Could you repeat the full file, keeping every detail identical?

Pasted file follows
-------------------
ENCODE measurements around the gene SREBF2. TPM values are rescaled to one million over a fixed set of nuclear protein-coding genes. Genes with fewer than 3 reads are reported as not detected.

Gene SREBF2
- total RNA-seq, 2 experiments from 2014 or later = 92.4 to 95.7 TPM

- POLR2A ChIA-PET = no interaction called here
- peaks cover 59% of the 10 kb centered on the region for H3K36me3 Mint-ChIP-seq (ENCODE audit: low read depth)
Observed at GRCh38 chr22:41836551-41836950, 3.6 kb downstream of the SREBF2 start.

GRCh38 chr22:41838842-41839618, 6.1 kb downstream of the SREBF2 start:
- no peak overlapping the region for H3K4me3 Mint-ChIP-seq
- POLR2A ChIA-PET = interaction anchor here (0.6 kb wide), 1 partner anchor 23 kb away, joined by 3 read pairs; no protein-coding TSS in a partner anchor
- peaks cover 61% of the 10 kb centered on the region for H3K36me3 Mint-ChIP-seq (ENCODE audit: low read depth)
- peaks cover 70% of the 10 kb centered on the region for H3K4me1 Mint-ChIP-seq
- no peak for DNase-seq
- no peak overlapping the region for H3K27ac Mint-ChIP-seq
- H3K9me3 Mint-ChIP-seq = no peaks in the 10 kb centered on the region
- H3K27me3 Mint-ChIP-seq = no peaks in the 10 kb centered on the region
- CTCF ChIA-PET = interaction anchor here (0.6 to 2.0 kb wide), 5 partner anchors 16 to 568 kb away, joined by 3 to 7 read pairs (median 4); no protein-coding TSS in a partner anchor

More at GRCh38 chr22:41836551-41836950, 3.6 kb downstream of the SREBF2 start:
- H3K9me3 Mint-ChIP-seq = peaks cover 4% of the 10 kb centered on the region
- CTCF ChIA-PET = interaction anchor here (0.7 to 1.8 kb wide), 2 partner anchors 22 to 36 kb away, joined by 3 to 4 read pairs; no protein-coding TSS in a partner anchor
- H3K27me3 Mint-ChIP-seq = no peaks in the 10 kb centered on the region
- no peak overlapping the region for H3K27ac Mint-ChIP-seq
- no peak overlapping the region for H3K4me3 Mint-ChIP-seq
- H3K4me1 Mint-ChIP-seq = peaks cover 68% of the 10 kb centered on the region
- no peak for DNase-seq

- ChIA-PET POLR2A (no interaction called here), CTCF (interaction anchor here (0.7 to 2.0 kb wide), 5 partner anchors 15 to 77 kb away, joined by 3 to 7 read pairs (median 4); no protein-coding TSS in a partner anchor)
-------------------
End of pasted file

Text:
ENCODE measurements around the gene SREBF2. TPM values are rescaled to one million over a fixed set of nuclear protein-coding genes. Genes with fewer than 3 reads are reported as not detected.

Gene SREBF2
- total RNA-seq, 2 experiments from 2014 or later = 92.4 to 95.7 TPM

- POLR2A ChIA-PET = no interaction called here
- peaks cover 59% of the 10 kb centered on the region for H3K36me3 Mint-ChIP-seq (ENCODE audit: low read depth)
Observed at GRCh38 chr22:41836551-41836950, 3.6 kb downstream of the SREBF2 start.

GRCh38 chr22:41838842-41839618, 6.1 kb downstream of the SREBF2 start:
- no peak overlapping the region for H3K4me3 Mint-ChIP-seq
- POLR2A ChIA-PET = interaction anchor here (0.6 kb wide), 1 partner anchor 23 kb away, joined by 3 read pairs; no protein-coding TSS in a partner anchor
- peaks cover 61% of the 10 kb centered on the region for H3K36me3 Mint-ChIP-seq (ENCODE audit: low read depth)
- peaks cover 70% of the 10 kb centered on the region for H3K4me1 Mint-ChIP-seq
- no peak for DNase-seq
- no peak overlapping the region for H3K27ac Mint-ChIP-seq
- H3K9me3 Mint-ChIP-seq = no peaks in the 10 kb centered on the region
- H3K27me3 Mint-ChIP-seq = no peaks in the 10 kb centered on the region
- CTCF ChIA-PET = interaction anchor here (0.6 to 2.0 kb wide), 5 partner anchors 16 to 568 kb away, joined by 3 to 7 read pairs (median 4); no protein-coding TSS in a partner anchor

More at GRCh38 chr22:41836551-41836950, 3.6 kb downstream of the SREBF2 start:
- H3K9me3 Mint-ChIP-seq = peaks cover 4% of the 10 kb centered on the region
- CTCF ChIA-PET = interaction anchor here (0.7 to 1.8 kb wide), 2 partner anchors 22 to 36 kb away, joined by 3 to 4 read pairs; no protein-coding TSS in a partner anchor
- H3K27me3 Mint-ChIP-seq = no peaks in the 10 kb centered on the region
- no peak overlapping the region for H3K27ac Mint-ChIP-seq
- no peak overlapping the region for H3K4me3 Mint-ChIP-seq
- H3K4me1 Mint-ChIP-seq = peaks cover 68% of the 10 kb centered on the region
- no peak for DNase-seq

- ChIA-PET POLR2A (no interaction called here), CTCF (interaction anchor here (0.7 to 2.0 kb wide), 5 partner anchors 15 to 77 kb away, joined by 3 to 7 read pairs (median 4); no protein-coding TSS in a partner anchor)